Academy award winner Mark Boal speaks at Amherst College

By Jeff Mitchell


A speechless swarm of students and professors alike sat immobilized in the seats of the Stirn Auditorium as a clip from the academy award winning film “The Hurt Locker” played before them. The scene depicted soldiers in an intense rush to defuse a car filled with explosives as Iraqi civilians slowly gather around them.  In a matter of minutes, the full theater audience was struck with awe, and Mark Boal had the Amherst College crowd won over before he even stepped on stage.

After realizing that a relative of Boal’s attended the college, efforts began to bring him to town. One organizer explained that it was almost unbelievable that they actually managed to get him to attend, when months ago it was only a hope.

This screenwriter/journalist/producer is best known for his screenplay for the 2008 film “The Hurt Locker,” which walked away with six academy awards, including “Best Picture.” In addition to the biggest award of the night, Boal personally took home “Best Original Screenplay.” The film followed an Explosive Ordinance Disposal team during the Iraq War. This story was fueled by Boal’s actual work with a bomb squad in Iraq during 2004.

Screenwriter/Producer Mark Boal took the stage with a somber and a relaxed tone. His scruffy, long-haired appearance seemed to already explain his demeanor before he even spoke. He addressed the faculty and began to explain his journey from post-college kid to accomplished screenwriter and journalist.

After college, Boal had a hard time finding a journalism position in New York City and moved to Eastern Europe where he eventually obtained a position at the Budapest Sun as a copy editor, even though he admitted he had no idea what the position meant at the time. He worked at the Sun for a year and a half and eventually returned to New York City, and landed a job writing for “The Village Voice.”

Boal’s first article for the “Voice” was on overpriced Christmas trees and the abuse of labor to obtain these trees. In the next few years, Boal rose through the ranks and obtained a position as a columnist, while contributing to other news organizations.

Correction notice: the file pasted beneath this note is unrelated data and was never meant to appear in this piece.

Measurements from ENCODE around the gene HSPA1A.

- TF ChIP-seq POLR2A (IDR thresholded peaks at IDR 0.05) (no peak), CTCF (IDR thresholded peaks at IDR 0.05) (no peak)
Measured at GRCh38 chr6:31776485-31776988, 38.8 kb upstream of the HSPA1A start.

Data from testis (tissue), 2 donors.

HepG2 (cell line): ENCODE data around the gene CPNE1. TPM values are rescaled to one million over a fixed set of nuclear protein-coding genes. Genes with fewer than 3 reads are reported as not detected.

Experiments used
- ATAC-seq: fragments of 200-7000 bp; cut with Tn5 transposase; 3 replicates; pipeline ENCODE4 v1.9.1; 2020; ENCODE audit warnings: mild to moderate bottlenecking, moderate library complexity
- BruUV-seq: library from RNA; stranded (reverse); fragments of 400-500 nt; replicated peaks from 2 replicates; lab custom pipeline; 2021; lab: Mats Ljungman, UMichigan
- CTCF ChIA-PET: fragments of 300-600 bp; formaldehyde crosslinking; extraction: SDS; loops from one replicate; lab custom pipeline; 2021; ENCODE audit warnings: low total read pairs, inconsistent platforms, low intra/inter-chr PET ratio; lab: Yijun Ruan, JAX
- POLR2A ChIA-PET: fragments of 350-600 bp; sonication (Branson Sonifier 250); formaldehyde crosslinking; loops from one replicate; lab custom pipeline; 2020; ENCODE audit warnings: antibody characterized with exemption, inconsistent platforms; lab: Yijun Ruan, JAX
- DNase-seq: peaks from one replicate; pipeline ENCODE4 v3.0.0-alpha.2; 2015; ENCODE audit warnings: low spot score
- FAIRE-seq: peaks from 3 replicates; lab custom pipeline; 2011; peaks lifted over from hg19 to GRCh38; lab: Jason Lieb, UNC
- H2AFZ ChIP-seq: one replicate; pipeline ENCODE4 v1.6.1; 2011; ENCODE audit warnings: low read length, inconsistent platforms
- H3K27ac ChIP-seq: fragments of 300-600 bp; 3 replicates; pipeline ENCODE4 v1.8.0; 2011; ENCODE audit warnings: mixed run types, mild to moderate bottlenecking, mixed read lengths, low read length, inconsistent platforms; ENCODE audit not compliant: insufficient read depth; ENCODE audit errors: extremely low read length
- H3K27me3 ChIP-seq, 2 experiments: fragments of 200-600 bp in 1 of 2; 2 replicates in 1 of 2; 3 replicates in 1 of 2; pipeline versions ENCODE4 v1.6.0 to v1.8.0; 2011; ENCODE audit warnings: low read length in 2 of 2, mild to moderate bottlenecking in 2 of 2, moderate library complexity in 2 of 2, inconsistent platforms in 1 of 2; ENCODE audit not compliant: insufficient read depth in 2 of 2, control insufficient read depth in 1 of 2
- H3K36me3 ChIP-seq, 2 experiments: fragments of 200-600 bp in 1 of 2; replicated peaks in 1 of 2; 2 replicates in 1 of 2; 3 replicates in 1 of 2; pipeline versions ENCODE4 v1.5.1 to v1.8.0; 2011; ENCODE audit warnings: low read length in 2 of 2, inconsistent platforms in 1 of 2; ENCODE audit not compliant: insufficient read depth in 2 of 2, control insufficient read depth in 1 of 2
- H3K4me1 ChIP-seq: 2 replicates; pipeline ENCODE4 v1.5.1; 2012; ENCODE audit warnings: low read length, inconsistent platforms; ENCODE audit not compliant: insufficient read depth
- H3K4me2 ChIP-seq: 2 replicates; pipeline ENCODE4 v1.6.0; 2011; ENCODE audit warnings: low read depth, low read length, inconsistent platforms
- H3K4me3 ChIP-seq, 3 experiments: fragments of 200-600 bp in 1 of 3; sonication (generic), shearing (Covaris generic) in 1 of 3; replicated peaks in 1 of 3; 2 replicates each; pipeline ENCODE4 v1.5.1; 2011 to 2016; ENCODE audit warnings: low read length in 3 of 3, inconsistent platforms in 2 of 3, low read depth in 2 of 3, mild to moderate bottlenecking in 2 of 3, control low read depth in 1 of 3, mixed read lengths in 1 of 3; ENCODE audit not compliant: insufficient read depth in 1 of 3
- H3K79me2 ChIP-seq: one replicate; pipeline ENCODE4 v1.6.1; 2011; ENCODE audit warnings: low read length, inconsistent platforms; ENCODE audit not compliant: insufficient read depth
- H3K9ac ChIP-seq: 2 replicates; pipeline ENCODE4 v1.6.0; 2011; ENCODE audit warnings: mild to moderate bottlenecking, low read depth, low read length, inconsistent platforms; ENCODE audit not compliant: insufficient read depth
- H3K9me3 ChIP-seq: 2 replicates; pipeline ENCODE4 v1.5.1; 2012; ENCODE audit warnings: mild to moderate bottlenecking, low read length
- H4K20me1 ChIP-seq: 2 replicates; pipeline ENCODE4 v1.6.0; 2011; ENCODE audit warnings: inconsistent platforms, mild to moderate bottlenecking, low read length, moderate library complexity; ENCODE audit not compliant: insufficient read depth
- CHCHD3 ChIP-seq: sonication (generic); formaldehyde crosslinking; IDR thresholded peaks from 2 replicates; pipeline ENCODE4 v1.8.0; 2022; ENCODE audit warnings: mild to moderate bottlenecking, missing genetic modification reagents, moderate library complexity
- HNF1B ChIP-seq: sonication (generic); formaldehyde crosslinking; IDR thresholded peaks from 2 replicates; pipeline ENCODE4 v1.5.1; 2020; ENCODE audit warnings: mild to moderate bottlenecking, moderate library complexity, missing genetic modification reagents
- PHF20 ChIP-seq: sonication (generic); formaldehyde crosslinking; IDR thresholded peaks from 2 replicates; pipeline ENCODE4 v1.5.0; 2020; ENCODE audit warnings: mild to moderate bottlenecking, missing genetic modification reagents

As Boal moved from topic to topic, the crowd seemed very eager to see how his journey would lead him to “The Hurt Locker.”

Boal explained that the 9/11 attacks greatly impacted his move to more military writings.

“Debris hung over the city, I could taste the dead and remains from the building in the back of my throat for the next couple of days,” he said.

Boal lost a lot of friends as a result of the attacks, one of whom was a childhood friend who was the inspiration of  the film’s protagonist, William James.

Boal’s speech was filled with anecdotes and jokes about drinking and his mistakes through his career. His tone ranged from serious to playful quickly as he jumped from waking up with a hangover to the death of his coworkers.

After convincing his editors at “Playboy” to send him to Iraq, Boal traveled with the Explosive Ordinance Disposal teams in Iraq and observed their interactions with Baghdad citizens in 2004. He described the capital as a “city of bombs,” because he saw bomb squads respond to as much as ten calls a day. He said that being a journalist is like being a child, and that “you cannot choose the events that define you.”

After his journey with the team, Boal wanted to write a screenplay about the bomb squad and the effect the war had on soldiers. After multiple drafts,  he and director Kathryn Bigelow worked together to find a studio that would make the movie. At first, no one wanted the script. Eventually, it all worked out, and production began in Jordan.

The crowd then asked Boal an assortment of questions when he opened the floor. The topics ranged from racial profiling to inspirations, and even the writer’s opinion of the Iraq War. He answered all questions with deep thought and genuine, humorous and realistic answers.

Boal explained  that he set out to avoid any left or right wing bias when making the film.

“[My goal was to] find kernels of humanity that define individuals,” he said.

In response to questions about military reaction to the film, Boal said, “[ The film was] made for people with no experience of war.”

Freshmen Matt Debutts of Amherst College found Mark Boal to be “very personable and honest with the crowd. He didn’t beat around the bush.” Debutts also noted that Boal was a very compelling speaker.

Louis Sallerson, a senior at Amherst College as well as a member of the Chairs of Amherst Film Collective was one of the organizers of the event.

“I have to say it is kind of surreal and discordant,” said Sallerson. “It is surreal to watch this intense film and then see this regular guy who you couldn’t pick out of a crowd. I have to think what meeting him actually means.”

“ I feel like he was quick on his feet when answering questions,” said junior Akil Gibbons of Hampshire College.

In response to the question and answer section, Gibbons said, “He gave reasonable answers, and worked within the time frame given.”

In a post-presentation interview, Boal described speaking at Amherst as a “terrific experience to encounter such intellectual and ambitious thought-provoking students.”

In response to the recent fame he has accumulated from his success, Boal said, “ [I am] still soaking it in and trying to process it.”

Jeff Mitchell can be reached at [email protected]